Defence Secretary on the Military Covenant
This was published under the 2010 to 2015 Conservative and Liberal Democrat coalition government
The Secretary of State for Defence, Dr Liam Fox, here explains what the MOD is doing to support our serving personnel and veterans and why rebuilding the Military Covenant is so important.
Every year on Remembrance Day, as the ranks of veterans and members of the Armed Forces march past the Cenotaph, we are reminded that we have an obligation not only to remember the fallen, but to honour the living too.
We have a duty as a nation to give our Armed Forces the best support we can in return for the sacrifices they are prepared to make in our name. This is the Military Covenant which has come under much strain in the last decade. As the tempo of operations increased, Service personnel and their families often felt unsupported and stretched to the limit.
The Government has pledged to rebuild the Military Covenant. The Coalition Agreement recognises that we need to do more to ensure that our Armed Forces and their families have the support they need and are treated with the dignity they deserve.
To help make this happen we will soon publish a new tri-Service Armed Forces Covenant, the first of its kind, that sets out the relationship and obligations between the Armed Forces Community, the Government and the nation. We are also putting into law a requirement for the Government to make an annual report to Parliament on everything that is being done to live up to the Covenant on things like healthcare, housing and education.
In the difficult economic circumstances the Government has inherited, where all parts of society are having to make sacrifices, repairing the Covenant will not be straightforward.
As public servants, the Armed Forces are subject to the difficult decisions we have had to make on pay, pensions and allowances. But where we can make early progress we will. We have doubled the extra money paid to those serving on operations in Afghanistan and we have improved R&R [Rest and Recuperation] arrangements.
But there is a lot more to be done. We need to make life easier for forces families who, because of the demands of Service life, find it difficult to access the public services most of us take for granted. Some of what we need to do will cost money, and, with budgets squeezed, we may not be able to go as fast as we want.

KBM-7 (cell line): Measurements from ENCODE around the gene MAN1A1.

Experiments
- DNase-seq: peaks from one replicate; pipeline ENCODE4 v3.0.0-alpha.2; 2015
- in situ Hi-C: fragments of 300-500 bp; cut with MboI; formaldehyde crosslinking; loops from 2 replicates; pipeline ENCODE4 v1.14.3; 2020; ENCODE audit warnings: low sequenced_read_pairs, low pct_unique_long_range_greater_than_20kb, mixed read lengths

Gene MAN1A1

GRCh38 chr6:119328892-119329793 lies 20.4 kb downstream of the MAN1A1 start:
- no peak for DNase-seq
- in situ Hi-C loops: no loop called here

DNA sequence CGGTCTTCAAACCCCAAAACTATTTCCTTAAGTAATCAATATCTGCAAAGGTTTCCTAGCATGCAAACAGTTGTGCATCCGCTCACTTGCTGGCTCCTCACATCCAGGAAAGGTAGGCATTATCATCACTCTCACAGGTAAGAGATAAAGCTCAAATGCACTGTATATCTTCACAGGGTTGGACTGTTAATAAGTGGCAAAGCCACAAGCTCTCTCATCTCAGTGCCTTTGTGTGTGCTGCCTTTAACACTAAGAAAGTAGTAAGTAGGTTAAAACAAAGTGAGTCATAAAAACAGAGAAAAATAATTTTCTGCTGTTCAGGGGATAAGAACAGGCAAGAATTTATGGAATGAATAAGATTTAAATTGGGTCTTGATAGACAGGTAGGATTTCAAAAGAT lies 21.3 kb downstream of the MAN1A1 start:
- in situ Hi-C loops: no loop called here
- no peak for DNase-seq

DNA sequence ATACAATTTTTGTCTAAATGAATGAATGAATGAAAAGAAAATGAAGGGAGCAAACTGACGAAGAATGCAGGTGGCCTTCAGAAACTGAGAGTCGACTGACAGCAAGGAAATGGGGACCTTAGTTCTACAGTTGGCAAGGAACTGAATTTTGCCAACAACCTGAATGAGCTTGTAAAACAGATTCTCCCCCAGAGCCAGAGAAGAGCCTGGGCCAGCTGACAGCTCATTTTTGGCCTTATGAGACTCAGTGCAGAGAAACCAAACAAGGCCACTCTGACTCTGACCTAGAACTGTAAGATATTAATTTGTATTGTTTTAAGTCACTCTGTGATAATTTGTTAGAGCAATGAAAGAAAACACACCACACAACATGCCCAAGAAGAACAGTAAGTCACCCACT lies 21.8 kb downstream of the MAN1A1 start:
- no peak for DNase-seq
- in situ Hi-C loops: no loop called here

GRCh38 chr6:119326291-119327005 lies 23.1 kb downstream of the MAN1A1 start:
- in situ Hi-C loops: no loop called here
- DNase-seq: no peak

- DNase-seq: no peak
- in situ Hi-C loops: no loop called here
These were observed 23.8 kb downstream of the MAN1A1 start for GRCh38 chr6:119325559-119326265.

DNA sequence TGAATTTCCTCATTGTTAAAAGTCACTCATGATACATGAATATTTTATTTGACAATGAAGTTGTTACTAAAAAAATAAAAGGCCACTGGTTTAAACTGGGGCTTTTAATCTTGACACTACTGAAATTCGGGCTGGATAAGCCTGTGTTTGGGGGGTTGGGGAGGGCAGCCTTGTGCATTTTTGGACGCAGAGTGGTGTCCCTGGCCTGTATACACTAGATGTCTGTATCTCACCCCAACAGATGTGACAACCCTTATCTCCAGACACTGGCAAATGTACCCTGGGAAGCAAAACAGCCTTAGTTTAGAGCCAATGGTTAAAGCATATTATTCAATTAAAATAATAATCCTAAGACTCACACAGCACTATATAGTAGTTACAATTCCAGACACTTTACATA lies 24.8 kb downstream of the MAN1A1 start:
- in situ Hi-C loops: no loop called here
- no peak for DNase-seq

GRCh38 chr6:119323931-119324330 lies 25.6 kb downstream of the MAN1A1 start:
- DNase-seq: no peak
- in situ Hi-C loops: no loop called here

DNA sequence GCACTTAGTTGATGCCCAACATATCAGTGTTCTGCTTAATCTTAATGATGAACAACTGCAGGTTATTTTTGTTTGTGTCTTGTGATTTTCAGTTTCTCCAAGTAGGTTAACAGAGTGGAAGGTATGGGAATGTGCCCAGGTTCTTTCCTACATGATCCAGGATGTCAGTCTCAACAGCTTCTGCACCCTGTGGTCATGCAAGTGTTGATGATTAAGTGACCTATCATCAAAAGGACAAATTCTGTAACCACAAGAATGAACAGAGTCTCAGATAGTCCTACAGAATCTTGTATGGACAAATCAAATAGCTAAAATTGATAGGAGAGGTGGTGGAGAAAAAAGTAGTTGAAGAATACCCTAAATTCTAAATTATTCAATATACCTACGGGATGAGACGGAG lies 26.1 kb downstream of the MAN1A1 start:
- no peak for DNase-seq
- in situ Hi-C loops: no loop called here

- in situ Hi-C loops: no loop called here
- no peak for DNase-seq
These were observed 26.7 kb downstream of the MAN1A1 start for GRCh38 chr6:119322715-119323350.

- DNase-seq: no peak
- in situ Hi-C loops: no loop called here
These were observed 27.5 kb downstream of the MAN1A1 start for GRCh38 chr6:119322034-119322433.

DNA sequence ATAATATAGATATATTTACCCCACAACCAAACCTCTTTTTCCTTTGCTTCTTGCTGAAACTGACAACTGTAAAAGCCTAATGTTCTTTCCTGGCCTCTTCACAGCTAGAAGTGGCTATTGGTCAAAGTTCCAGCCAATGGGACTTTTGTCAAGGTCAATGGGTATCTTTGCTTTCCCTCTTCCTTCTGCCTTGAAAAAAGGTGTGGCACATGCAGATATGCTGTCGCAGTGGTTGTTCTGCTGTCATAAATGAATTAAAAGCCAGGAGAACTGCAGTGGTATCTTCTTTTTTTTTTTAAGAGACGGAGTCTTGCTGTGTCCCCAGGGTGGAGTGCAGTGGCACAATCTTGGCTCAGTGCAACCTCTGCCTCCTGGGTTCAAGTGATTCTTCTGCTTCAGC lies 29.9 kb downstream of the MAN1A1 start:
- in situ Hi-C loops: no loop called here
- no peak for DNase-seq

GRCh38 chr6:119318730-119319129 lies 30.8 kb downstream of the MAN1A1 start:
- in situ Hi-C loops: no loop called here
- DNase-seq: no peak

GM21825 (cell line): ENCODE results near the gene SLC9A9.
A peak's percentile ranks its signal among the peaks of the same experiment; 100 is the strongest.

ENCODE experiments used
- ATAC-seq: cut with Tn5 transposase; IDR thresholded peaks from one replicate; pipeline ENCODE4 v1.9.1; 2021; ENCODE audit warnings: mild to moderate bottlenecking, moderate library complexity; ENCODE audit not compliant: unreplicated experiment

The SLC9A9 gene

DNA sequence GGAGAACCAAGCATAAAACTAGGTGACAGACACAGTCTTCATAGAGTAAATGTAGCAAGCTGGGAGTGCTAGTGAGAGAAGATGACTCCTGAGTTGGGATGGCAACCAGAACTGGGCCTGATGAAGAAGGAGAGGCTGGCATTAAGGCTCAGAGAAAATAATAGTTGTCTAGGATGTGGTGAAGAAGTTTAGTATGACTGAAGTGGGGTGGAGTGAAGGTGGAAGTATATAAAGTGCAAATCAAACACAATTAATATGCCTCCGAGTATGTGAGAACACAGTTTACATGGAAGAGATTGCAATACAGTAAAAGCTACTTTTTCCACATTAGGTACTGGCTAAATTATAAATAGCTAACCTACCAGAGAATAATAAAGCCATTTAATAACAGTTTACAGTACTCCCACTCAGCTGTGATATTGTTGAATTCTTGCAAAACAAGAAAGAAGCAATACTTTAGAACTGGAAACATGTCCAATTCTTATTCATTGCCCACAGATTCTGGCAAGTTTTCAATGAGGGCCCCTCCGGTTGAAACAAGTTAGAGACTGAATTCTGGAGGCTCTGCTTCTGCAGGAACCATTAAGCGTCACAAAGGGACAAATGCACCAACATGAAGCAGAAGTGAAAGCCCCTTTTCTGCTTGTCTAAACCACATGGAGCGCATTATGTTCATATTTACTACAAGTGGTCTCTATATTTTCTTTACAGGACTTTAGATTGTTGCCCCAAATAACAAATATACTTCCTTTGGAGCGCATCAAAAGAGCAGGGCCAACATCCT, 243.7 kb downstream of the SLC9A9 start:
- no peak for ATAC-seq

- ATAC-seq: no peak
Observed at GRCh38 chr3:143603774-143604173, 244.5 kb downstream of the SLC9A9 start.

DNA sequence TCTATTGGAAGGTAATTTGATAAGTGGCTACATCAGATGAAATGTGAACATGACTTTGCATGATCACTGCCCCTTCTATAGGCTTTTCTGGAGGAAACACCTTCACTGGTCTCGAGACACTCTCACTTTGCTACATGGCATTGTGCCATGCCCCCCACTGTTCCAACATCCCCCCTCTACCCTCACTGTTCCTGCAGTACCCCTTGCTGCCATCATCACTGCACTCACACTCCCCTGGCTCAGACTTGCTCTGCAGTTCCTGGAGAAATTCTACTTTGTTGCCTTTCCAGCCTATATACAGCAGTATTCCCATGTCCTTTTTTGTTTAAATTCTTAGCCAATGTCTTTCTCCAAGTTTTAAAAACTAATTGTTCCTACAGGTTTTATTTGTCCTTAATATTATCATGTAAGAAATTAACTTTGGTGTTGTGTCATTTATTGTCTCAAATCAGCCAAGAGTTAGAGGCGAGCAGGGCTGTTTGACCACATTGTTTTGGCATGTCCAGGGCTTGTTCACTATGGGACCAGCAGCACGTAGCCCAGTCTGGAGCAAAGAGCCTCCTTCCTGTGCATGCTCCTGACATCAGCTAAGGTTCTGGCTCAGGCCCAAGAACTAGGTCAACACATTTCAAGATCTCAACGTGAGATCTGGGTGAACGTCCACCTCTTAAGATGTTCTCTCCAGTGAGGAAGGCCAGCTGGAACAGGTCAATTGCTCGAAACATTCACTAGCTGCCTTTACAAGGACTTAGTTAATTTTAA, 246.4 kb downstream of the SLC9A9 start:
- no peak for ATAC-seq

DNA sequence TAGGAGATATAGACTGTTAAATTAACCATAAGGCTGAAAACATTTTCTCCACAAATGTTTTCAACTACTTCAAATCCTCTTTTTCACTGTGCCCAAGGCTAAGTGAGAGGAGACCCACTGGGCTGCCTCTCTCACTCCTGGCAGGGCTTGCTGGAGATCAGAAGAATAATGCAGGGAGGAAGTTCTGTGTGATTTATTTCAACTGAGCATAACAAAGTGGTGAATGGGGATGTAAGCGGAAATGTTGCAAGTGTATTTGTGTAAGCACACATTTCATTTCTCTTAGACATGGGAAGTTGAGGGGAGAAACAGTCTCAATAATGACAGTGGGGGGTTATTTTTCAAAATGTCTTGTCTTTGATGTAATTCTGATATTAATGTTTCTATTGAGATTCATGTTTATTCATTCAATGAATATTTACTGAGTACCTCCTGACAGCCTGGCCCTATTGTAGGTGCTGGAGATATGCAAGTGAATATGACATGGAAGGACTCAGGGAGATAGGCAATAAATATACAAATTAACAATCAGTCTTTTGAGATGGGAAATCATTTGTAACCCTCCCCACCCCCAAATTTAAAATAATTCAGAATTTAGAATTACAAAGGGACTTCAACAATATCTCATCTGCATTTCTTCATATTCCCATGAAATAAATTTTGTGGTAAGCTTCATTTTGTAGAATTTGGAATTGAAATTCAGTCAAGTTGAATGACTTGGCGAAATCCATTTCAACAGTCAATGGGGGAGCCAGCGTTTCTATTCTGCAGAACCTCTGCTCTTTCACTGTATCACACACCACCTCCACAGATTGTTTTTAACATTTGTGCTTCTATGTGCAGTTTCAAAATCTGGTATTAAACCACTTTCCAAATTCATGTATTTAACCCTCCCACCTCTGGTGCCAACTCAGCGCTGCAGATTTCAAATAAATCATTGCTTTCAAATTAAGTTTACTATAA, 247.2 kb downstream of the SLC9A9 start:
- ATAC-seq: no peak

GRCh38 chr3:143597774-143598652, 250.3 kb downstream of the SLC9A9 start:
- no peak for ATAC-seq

However, the recent report on the Military Covenant by Professor Hew Strachan suggests a number of ways where we can move forward and we are implementing some of these now.
Looking after people who are currently serving is only part of the Covenant. The duty of care does not end when active service ends. The community of veterans in Britain is estimated to be around five-million strong. The vast majority of men and women who serve make the transition to civilian life successfully.
Many of the skills they learned in the Armed Forces are highly sought after. Not only practical trades but character traits too: self-discipline, self-reliance, leadership. For a small number the transition is not so easy. Some find it difficult to get work or struggle to fit in. Others may suffer more serious problems as a result of their service, both physically and mentally. These are the people who need our help most.
First we need to give people the help they need when they leave. It takes time to turn a civilian into a soldier, so we should take the time to turn a soldier into a civilian.
The resettlement programme helps Service leavers to navigate civilian life - everything from finding a job, to benefits, to education and retraining. We are looking at making sure it is focused on those who need it most. We are also putting specific schemes in place to help new veterans attend university, and, through our ‘Troops for Teachers’ programme, encouraging veterans to get into the classroom and use their skills to help a new generation.
Second, when a veteran falls on hard times, there should be somewhere to turn and people who will help. This can be from problems with debt to more difficult issues such as homelessness, addiction or mental illness resulting from their service.
Such difficulties can occur years after leaving the Services so we need a proper partnership between all arms of government that can provide support, national and local, and with the NHS. This means giving veterans priority status on local housing schemes to tackle homelessness.
It means providing more money and more nurses to improve mental healthcare. And it means working with the charitable sector to get the right support to the right people at the right time.
The Coalition Government is determined to strengthen links with the charitable sector. We have a vision of an active, caring society in which people come together to solve common problems.
This is the only way we can make a reality of the Military Covenant, because the duty of care is on all of us. Government at all levels must take the lead, and that is what we are setting out to do. We cannot repair the Military Covenant in one go, but it is testament to the strength of the Covenant in the country that there are so many people out there who recognise the debt we owe our Armed Forces and are prepared to play their part.